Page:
Visit the Explore Virginia Outdoors website for enhanced maps and video tours of York River's trails.
FISHING, BOATING: You'll find great fishing in three areas of the park. Freshwater anglers will find bluegill and largemouth bass in Woodstock Pond. A Virginia fishing license is required. Boats are available seasonally for rent on pond. Only rental boats are allowed on the pond.
The York River, where catfish, spot, croaker, striper and crabs are plentiful, is accessed at Croaker Landing. The landing has a boat launch dock, a 360-foot fishing pier, parking and restrooms. The pier is licensed so those fishing on the pier need no salt-water license. Those fishing from boats and the shore, however, must have a Virginia saltwater fishing license. You can buy an annual pass for parking, boat launching and pier fishing at the park or by calling 1-800-933-PARK. Parking and launch-fishing pier fees are required at all times.
Taskinas Creek, which has catfish and white perch, requires either a valid saltwater or freshwater Virginia fishing license. Canoes and kayaks are available for rent at the creek.
Motorboats are allowed only on the river. Rental boats have no motors. Guided canoe and kayak trips begin at the visitor center. Park guests learn about salt-marsh ecology on the Taskinas Creek canoe trip or about the natural and cultural history of the York River on the kayak trip. Paddleboats, jonboats, canoes and kayaks can be rented for use on the pond. Rental equipment is available for use on the creek and the pond from April 1 through the end of October.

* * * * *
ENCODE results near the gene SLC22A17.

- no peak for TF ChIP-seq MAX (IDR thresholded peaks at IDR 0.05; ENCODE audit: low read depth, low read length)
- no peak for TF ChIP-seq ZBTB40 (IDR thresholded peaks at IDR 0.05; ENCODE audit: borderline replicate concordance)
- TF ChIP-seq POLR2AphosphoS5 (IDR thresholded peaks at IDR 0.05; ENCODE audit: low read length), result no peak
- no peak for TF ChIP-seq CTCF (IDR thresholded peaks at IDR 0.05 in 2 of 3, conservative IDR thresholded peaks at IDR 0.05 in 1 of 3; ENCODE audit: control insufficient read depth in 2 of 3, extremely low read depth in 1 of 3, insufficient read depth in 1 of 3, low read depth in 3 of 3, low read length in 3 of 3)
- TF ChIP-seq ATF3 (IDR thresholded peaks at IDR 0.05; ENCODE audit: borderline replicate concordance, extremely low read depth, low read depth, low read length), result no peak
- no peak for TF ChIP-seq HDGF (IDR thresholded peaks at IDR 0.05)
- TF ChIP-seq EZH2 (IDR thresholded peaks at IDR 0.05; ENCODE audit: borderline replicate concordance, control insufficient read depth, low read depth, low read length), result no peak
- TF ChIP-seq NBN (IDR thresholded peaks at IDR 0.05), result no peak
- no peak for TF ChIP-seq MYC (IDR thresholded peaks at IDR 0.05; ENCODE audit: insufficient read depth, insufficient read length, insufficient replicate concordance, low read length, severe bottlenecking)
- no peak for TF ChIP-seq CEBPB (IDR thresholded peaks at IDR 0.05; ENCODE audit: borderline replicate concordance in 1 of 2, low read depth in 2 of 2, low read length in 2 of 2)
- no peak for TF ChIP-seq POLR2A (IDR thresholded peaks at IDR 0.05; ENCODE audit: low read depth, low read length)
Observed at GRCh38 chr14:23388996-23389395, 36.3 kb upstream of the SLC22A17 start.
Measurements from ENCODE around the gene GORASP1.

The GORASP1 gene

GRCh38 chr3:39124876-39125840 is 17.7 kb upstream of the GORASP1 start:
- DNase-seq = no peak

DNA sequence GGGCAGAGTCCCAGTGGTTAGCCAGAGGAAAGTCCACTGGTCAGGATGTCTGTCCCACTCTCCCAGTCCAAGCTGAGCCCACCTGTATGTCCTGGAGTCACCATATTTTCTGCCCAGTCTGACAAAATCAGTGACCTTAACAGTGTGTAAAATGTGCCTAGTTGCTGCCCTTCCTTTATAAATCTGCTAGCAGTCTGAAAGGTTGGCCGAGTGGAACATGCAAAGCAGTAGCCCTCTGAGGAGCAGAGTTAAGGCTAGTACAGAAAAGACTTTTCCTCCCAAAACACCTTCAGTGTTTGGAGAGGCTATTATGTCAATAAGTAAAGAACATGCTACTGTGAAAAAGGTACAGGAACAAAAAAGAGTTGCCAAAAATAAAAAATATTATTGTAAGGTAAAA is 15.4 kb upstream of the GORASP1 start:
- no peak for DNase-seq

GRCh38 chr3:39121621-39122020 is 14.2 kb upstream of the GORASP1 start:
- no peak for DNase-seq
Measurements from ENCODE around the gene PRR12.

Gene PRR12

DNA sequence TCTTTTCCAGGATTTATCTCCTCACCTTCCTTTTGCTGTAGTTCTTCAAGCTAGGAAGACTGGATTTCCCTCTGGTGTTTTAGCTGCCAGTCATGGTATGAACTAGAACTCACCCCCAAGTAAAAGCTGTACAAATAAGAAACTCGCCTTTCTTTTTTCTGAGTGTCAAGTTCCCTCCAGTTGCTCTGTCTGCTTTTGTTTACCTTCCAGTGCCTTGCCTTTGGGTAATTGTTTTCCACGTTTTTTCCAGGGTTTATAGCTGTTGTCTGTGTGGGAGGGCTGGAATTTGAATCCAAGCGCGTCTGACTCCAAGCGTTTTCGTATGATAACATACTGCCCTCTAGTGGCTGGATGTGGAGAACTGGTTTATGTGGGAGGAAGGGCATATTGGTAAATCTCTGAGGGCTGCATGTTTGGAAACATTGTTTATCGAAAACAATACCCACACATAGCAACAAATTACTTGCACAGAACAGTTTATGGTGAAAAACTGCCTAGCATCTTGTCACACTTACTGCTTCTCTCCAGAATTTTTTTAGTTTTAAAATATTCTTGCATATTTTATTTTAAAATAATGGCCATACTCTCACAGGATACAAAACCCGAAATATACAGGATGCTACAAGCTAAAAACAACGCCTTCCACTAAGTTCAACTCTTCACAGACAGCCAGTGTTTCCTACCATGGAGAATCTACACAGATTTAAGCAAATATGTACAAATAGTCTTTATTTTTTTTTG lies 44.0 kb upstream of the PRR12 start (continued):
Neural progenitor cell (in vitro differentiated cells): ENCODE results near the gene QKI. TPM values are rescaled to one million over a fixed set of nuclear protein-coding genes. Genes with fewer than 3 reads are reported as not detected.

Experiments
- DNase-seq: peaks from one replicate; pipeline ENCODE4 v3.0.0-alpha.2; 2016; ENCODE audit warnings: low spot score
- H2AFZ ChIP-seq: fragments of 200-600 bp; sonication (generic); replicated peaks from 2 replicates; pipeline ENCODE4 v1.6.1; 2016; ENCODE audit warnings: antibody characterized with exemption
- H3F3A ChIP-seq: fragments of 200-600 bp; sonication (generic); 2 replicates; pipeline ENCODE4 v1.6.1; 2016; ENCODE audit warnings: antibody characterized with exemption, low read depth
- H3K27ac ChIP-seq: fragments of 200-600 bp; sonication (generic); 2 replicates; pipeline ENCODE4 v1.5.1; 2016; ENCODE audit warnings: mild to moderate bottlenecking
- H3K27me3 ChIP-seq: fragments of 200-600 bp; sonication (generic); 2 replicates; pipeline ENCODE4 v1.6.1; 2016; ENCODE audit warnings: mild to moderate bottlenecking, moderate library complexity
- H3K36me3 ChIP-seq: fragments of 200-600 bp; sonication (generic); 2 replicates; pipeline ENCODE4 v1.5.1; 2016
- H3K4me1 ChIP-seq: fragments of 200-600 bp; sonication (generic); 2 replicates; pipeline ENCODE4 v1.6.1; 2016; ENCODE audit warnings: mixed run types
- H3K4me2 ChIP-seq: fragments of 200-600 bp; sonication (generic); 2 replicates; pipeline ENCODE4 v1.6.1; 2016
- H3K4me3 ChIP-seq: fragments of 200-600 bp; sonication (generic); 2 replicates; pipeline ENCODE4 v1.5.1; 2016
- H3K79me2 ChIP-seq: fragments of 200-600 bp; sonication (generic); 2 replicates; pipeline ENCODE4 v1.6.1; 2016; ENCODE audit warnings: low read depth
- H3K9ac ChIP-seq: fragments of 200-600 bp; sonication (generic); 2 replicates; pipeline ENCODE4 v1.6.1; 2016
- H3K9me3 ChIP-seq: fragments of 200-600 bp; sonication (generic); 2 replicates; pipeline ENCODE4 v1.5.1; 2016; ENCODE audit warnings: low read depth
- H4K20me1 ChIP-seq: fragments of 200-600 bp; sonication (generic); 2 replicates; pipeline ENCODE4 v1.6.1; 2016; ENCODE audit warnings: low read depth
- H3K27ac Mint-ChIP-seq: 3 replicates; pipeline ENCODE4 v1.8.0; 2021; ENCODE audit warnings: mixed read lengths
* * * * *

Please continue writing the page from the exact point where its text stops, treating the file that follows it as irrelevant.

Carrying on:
WILDLIFE: Virginia State Parks are great places to discover and reconnect with the wild world. Bring a camera and share your captures with the world. But please don't disturb or get too close to the animals. The park is, after all, their home. Here are a few recent natural encounters others have had at York River.
View all wildlife encounter photos from York River.
HUNTING: Click here to learn about this park's hunting opportunities.
EVENTS: Click here to view park events festivals, workshops and interpretive programs.
VISITOR CENTER, GIFT SHOP: Visitors to York River can learn more about the value of the coastal estuary to the environment and about the area’s historical significance by touring this facility. Activities in the center focus on the history, use and preservation of the York River and its marshes. A small wet lab and various equipment are available for use by school groups for environmental education activities.